No, Ras el Hanout is not the same as Harissa. Harissa is a hot chili paste which originated in North Africa, however, the Moroccan version is often made to be more mild than Harissa you'll find in Tunisia or Algeria. Moroccan Harissa focuses on a more smoky, peppery flavour using less paprika and more acidic or citrus sweeteners like lemon juice, tomato paste and sweet red peppers. On the other hand, as I have illuminated, Ras el Hanout is a spice blend. The two are very different but they are both delicious. 

Can I use Ras el Hanout instead of Garam Masala? 

Again, I find this to be a bit of an odd question. Made from cinnamon and black pepper, Garam Masala is a popular spice blend in Southern Asian countries like India, and so, it compliments Indian or Pakistani dishes like curry perfectly. Because it is not a Moroccan spice I would say it would be hard for it to achieve Moroccan flavours in Moroccan-style dishes, and vice versa. So, if you are making an Indian curry, stick to Garam Masala. If you are making a Moroccan tagine, make sure you invest in some good Ras el Hanout. 

Is Ras el Hanout the same as Sumac? 

Sumac is a wine-coloured fragrant spice made from dried berries which achieves a citrus flavour similar to that of lemon or lime. It is popular in the Middle East, especially countries like Iran who use it as a table condiment along with salt and pepper. People get confused between flavours which originate from the Middle East and North Africa because of their Arab influence, however, ultimately Morocco and Iran are countries which lie in completely different continents and therefore, Ras el Hanout is not the same as Sumac and could not be used as a substitute. 

How much Ras el Hanout should I use in a Tagine? 

How much Ras el Hanout you use depends on how many people you are serving to, and how sweet you'd like the taste to be. For a tagine made to serve 2-3 people you'll need 1 teaspoon of the spice blend, add half a teaspoon of cinnamon for a sweeter taste or ginger if you wish for a more pungent tagine.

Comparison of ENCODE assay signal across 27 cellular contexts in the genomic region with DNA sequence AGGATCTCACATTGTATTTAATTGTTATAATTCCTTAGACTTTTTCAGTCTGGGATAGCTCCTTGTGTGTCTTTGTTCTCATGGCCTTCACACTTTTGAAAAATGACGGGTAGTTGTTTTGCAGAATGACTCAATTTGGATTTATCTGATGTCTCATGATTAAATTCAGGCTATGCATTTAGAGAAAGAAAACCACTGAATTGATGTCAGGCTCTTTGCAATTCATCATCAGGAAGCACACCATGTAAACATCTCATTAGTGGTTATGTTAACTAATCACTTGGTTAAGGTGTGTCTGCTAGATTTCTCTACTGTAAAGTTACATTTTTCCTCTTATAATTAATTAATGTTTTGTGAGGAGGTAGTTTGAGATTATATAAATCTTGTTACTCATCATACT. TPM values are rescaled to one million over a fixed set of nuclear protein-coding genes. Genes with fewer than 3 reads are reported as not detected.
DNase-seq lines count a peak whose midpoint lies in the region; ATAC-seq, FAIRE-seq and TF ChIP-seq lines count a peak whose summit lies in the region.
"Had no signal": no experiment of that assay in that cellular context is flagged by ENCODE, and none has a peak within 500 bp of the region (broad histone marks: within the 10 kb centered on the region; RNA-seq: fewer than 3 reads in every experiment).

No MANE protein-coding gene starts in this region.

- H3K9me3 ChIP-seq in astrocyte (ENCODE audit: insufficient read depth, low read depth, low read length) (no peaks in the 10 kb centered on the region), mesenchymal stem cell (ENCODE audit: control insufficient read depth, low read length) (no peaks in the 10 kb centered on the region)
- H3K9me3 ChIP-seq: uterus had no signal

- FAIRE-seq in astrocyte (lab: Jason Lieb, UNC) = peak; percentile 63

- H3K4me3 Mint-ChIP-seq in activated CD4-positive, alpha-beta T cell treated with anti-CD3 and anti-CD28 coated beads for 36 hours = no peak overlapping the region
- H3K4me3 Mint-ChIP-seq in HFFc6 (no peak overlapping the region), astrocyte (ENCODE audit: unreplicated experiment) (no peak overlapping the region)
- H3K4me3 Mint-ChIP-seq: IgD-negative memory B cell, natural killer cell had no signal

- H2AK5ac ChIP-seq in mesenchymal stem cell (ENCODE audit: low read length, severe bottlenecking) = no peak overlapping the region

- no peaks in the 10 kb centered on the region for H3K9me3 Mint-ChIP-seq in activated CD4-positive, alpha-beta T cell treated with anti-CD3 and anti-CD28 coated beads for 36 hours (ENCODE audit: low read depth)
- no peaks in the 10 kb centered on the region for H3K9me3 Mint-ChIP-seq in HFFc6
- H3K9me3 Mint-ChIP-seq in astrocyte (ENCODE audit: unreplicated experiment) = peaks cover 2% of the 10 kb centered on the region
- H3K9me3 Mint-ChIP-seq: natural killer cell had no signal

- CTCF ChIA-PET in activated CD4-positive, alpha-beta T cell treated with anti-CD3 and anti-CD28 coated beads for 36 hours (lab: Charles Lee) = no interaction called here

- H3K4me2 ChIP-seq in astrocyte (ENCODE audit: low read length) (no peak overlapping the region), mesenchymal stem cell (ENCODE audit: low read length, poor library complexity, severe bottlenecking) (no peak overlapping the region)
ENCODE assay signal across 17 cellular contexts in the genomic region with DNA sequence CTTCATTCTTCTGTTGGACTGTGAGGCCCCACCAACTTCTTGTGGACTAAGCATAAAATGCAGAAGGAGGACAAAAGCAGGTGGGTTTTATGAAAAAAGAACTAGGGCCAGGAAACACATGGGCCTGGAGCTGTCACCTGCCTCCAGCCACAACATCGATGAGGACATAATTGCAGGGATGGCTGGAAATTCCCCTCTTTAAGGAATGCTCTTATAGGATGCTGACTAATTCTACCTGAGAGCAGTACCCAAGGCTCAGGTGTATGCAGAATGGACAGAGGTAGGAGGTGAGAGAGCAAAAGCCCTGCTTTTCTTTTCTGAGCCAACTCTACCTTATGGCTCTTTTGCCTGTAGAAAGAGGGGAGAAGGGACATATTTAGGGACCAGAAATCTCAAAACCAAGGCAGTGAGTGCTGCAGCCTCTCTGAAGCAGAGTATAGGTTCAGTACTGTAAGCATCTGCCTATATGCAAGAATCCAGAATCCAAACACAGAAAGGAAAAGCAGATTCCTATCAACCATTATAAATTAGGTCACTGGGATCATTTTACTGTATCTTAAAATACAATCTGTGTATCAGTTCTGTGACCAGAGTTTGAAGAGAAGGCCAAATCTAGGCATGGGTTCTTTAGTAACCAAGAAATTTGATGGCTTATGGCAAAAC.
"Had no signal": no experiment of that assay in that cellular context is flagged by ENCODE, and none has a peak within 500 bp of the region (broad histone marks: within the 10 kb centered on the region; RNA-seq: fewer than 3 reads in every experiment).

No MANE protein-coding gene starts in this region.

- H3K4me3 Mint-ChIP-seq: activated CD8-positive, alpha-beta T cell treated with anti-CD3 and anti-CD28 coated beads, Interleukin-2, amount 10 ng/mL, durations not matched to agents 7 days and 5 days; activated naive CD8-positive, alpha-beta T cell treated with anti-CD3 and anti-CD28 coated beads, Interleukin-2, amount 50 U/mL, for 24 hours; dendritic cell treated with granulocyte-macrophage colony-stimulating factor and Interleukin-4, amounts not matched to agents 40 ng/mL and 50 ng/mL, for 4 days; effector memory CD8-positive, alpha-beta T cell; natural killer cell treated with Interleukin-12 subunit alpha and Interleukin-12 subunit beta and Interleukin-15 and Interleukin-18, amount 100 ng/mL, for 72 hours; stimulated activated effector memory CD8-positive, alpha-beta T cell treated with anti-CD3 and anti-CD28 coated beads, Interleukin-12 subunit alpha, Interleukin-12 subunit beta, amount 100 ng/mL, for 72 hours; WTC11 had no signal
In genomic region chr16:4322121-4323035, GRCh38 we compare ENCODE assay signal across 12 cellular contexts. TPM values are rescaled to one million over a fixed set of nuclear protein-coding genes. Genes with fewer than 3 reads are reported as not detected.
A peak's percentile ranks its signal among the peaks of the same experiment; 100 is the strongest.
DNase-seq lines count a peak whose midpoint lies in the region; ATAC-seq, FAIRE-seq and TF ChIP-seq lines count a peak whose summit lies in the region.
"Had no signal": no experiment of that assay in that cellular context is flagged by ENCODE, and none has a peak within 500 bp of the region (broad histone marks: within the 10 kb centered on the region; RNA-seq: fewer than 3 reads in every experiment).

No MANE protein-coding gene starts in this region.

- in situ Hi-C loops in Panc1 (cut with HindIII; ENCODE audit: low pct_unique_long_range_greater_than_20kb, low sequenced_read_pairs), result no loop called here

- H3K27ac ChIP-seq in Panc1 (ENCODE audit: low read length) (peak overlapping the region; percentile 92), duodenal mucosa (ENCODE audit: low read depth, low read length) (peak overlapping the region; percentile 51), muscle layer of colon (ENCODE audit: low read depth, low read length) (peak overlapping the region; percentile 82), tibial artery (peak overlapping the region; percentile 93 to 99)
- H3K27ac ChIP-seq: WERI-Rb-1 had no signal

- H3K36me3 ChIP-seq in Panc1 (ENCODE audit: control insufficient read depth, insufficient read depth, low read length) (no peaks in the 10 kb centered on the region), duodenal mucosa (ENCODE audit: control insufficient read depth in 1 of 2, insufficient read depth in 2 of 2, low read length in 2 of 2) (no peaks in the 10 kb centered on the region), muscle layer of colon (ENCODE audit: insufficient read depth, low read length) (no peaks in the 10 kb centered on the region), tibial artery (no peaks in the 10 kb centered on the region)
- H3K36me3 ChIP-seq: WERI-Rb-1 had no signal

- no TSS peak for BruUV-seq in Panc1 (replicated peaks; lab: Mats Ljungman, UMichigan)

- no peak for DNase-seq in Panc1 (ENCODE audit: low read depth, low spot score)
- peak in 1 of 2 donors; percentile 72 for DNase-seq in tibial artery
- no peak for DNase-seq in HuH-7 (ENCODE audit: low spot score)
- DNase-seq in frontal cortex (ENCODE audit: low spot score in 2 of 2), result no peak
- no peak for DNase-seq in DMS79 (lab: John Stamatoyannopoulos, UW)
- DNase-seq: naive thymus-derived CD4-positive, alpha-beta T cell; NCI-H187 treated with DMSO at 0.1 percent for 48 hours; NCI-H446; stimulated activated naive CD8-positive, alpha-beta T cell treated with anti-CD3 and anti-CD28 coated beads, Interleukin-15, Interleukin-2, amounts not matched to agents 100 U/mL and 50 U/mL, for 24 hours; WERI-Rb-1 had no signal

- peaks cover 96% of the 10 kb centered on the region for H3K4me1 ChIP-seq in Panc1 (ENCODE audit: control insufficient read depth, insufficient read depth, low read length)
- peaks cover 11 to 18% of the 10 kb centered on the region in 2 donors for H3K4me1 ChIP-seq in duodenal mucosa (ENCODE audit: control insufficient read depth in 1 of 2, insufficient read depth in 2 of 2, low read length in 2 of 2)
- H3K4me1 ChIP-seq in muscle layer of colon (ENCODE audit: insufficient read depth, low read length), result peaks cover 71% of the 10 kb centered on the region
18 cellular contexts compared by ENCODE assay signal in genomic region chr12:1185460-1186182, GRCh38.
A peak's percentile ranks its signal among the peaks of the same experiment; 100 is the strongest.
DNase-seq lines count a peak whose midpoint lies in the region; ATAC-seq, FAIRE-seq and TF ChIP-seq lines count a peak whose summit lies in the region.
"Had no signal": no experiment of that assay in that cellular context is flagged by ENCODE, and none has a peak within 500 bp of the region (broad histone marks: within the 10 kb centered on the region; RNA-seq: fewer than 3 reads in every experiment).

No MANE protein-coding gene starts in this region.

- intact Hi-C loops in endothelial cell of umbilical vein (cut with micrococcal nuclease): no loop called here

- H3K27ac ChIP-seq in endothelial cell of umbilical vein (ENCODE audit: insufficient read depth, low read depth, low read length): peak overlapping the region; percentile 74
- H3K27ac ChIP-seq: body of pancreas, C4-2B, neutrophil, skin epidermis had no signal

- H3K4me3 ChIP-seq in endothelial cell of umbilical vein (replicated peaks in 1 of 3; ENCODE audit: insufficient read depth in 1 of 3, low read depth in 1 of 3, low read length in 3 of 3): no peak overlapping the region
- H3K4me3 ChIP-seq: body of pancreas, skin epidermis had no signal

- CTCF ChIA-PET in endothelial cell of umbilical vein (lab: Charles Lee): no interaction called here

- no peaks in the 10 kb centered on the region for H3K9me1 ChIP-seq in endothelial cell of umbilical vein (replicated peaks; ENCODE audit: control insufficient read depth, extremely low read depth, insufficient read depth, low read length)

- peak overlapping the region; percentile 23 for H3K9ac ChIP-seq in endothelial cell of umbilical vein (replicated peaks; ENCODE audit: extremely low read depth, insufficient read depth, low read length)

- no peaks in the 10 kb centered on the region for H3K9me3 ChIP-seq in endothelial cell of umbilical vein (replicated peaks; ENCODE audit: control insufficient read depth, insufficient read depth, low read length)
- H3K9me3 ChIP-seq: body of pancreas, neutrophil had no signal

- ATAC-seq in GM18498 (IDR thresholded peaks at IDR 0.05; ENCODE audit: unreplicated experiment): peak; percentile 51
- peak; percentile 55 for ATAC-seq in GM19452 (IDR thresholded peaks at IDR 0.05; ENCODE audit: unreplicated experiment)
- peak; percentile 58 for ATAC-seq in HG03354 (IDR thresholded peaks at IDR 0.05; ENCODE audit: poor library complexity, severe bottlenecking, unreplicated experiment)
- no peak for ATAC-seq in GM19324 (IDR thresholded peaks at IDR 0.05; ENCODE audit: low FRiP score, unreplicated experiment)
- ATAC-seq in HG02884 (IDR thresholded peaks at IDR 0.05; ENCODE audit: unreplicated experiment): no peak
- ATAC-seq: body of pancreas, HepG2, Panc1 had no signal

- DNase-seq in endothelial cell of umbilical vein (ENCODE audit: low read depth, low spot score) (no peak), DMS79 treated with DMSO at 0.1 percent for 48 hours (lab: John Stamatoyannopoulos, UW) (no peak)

Is there a Ras el Hanout substitute? 

Maybe I'm just biased but I don't believe there is a substitute for the unique blend of flavours in Ras el Hanout. You can try making your own from spices you have in your cupboard. For example, measure paprika, ginger, coriander in equal parts, with a spinkle of saffron. The flavour will resemble Ras el Hanout but it won't capture its subtlety or complexity. Let's say it like this, if a Moroccan person tried that mix, they would be able to tell it wasn't Ras el Hanout. 

What recipes include Ras el Hanout? 

Ras el Hanout can be a compliment to so many dishes, it's hard to list them all! It's perfect for lamb tagines, chicken tagines, meat couscous dishes, vegetable soups, and grilled fish like salmon. 

Does Ras el Hanout go with meat? 

In short, yes. Ras el Hanout goes perfectly with so many meats, especially lamb. That's a pairing you simply must try, check our recipe page for inspiration!

Can I make my own Ras el Hanout? 

As aforementioned, you can try making your own Ras el Hanout using spices from your kitchen or by simply using ground coriander which has a faint resemblance to the taste of Ras el Hanout. In my opinion, it is better to invest in a proper spice blend. The most important thing about Ras el Hanout is the balance of flavours, and this is really hard to achieve without a background in Moroccan cooking or knowledge passed down from generations of family. As with any cuisine, if you get products straight from the source, you'll achieve the best flavour in your own cooking. 

Where can I buy Ras el Hanout? 

I would be lying if I said I wouldn't want to mention my very own Ras el Hanout. It won the 2 star Great Taste award 2021 and if you follow my recipes, I promise you there won't be a person at your dinner table not asking for seconds! You can buy from our website, our Amazon store, or through Instagram. We are also stocked in some independent stores around the UK

There, that's all your questions answered. I hope I helped dispel some myths and gave you a helping hand for your next step towards mastering the art of Moroccan cooking. This is just the beginning!